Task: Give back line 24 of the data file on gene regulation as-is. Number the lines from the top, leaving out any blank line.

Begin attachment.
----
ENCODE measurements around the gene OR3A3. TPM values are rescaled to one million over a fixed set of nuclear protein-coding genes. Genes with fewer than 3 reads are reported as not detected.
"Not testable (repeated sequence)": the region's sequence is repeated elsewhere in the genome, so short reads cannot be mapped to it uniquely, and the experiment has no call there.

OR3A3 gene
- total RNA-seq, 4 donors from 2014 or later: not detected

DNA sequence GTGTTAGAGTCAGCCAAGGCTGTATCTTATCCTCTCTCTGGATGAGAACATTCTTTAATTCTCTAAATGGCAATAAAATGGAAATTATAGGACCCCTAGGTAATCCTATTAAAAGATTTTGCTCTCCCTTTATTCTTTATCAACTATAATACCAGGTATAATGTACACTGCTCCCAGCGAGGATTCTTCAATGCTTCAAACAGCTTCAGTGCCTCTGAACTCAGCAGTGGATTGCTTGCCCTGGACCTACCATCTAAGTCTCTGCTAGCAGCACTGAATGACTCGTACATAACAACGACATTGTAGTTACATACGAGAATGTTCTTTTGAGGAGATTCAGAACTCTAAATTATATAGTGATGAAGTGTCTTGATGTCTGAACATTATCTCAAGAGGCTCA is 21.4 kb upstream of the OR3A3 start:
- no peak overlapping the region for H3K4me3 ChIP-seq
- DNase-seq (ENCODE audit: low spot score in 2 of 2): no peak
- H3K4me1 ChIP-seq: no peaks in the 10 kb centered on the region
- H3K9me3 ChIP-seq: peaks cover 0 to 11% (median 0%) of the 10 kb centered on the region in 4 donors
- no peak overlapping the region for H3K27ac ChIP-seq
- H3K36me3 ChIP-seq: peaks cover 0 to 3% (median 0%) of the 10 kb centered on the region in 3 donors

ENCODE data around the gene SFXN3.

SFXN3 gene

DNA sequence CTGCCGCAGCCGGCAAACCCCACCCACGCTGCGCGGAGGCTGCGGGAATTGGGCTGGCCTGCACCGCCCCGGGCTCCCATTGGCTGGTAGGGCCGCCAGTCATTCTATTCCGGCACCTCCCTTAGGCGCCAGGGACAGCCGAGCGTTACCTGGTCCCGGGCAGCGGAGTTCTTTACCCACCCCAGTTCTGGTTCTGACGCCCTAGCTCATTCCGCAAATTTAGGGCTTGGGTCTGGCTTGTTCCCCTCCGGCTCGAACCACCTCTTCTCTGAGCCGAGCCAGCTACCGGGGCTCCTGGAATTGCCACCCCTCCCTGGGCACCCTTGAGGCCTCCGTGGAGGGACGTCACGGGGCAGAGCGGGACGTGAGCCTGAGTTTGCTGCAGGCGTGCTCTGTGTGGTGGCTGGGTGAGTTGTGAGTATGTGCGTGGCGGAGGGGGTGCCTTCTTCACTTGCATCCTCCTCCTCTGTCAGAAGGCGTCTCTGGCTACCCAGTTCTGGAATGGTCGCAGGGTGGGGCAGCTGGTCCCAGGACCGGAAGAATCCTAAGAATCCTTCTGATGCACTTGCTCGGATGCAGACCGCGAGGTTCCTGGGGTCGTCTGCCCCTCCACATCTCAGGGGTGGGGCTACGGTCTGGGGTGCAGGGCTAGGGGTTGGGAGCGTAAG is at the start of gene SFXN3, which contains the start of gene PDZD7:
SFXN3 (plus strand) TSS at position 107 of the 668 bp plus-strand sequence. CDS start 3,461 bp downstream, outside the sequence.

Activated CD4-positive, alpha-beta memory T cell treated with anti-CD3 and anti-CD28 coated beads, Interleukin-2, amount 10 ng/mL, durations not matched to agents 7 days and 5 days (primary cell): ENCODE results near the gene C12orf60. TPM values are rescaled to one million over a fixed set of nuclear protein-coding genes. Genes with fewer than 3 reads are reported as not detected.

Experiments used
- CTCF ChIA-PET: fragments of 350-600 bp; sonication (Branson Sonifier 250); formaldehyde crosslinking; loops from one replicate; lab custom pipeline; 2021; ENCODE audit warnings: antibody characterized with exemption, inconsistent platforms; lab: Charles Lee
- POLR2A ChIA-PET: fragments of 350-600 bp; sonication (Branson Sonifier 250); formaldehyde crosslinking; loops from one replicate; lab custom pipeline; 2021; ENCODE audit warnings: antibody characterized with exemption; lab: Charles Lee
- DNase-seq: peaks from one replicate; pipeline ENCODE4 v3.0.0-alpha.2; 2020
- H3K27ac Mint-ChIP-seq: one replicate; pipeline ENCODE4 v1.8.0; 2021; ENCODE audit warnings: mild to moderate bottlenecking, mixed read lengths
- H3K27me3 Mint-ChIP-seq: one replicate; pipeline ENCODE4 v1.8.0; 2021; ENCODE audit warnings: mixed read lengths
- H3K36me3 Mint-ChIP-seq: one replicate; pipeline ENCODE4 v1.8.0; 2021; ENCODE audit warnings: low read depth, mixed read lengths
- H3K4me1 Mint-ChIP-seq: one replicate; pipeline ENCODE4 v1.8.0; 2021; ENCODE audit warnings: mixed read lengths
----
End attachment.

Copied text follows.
- H3K4me1 Mint-ChIP-seq: one replicate; pipeline ENCODE4 v1.8.0; 2021; ENCODE audit warnings: mixed read lengths